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17 April 2014 12:48 pm ,
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Officials last week revealed that the U.S. contribution to ITER could cost $3.9 billion by 2034—roughly four times the...
An experimental hepatitis B drug that looked safe in animal trials tragically killed five of 15 patients in 1993. Now,...
Using the two high-quality genomes that exist for Neandertals and Denisovans, researchers find clues to gene activity...
A new report from the Intergovernmental Panel on Climate Change (IPCC) concludes that humanity has done little to slow...
Astronomers have discovered an Earth-sized planet in the habitable zone of a red dwarf—a star cooler than the sun—500...
Three years ago, Jennifer Francis of Rutgers University proposed that a warming Arctic was altering the behavior of the...
- 17 April 2014 12:48 pm , Vol. 344 , #6181
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A Tale of Two Waters
28 May 2004 (All day)
Despite being the most familiar of chemicals, with a formula so short and famous that most kids can reel it off, water is also one of the most bizarre liquids known. Now, a group of researchers has observed another strange property of water: a strikingly dense form that may confirm a theory that water has two liquid phases at low temperatures, in addition to the liquid phase that comes out of your kitchen tap.
Water does things few other liquids can. It can absorb large amounts of heat without warming up much. And when it chills down, it becomes more compressible--the reverse of most liquids. Perhaps strangest of all, its density rises as it cools, peaks at 4°C and then decreases, instead of decreasing steadily with falling temperatures like most other liquids. Physicists have suspected that such anomalous properties stem from a dual personality; water, they propose, really has two liquid phases at low temperatures: a high-density liquid (HDL) and a low-density liquid (LDL). The two have never been isolated because they should be able to exist only below –45°C, where water is normally frozen.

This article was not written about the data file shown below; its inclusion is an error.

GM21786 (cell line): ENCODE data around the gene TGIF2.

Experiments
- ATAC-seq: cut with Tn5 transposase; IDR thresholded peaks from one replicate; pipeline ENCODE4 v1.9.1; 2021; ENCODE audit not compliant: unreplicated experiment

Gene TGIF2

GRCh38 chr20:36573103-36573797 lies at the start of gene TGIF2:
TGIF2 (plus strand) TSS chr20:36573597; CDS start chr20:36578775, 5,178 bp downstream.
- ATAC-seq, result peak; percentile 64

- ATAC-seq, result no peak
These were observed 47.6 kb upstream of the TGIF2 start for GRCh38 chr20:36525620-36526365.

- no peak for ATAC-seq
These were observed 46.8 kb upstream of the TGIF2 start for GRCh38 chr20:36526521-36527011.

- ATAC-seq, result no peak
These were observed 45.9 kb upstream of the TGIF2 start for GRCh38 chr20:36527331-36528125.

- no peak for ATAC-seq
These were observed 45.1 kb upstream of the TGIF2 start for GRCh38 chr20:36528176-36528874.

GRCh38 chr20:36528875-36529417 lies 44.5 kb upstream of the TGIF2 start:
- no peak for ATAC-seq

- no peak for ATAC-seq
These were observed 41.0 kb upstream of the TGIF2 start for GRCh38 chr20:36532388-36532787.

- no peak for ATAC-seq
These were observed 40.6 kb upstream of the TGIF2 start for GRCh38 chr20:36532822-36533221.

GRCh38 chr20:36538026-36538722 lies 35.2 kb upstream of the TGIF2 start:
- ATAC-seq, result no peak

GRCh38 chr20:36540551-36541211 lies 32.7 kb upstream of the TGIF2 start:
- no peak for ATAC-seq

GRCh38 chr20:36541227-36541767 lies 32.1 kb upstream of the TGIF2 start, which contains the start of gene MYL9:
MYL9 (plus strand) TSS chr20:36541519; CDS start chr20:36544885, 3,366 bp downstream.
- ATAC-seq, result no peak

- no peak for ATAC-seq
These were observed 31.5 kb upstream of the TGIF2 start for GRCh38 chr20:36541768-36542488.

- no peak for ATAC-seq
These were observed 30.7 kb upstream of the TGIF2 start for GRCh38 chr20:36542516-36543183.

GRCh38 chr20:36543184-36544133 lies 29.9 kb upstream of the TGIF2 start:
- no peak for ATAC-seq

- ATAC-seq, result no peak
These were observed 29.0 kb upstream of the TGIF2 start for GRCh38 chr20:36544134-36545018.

In the 21 May Physical Review Letters, Harald Reichert of the Max Planck Institute for Metal Research in Stuttgart, Germany, and colleagues report that they may have observed HDL water. The team focused x-rays on the border between a block of ice and a block of silica (silicon dioxide) at –17°C and measured what bounced back. This revealed a very thin layer of water--just five molecules thick--at the interface between the ice and silica. The liquid layer was 17% denser than water at room temperature. The researchers note that in such a thin layer, the water molecules can't move around very much, and so their effective temperature is much lower than –17°C, perhaps close to –45°C, the proposed phase transition between HDL and LDL water.
“This work is a big step” toward proving the two-phase theory of liquid water, says Eugene Stanley of Boston University, who was one of the first to propose the theory. Reichert says that such ultrathin layers of water are a common phenomenon, and understanding the behavior of HDL and LDL water may lead to insights into water's behavior in diverse situations, from ice skating to ion movement across biological cell walls.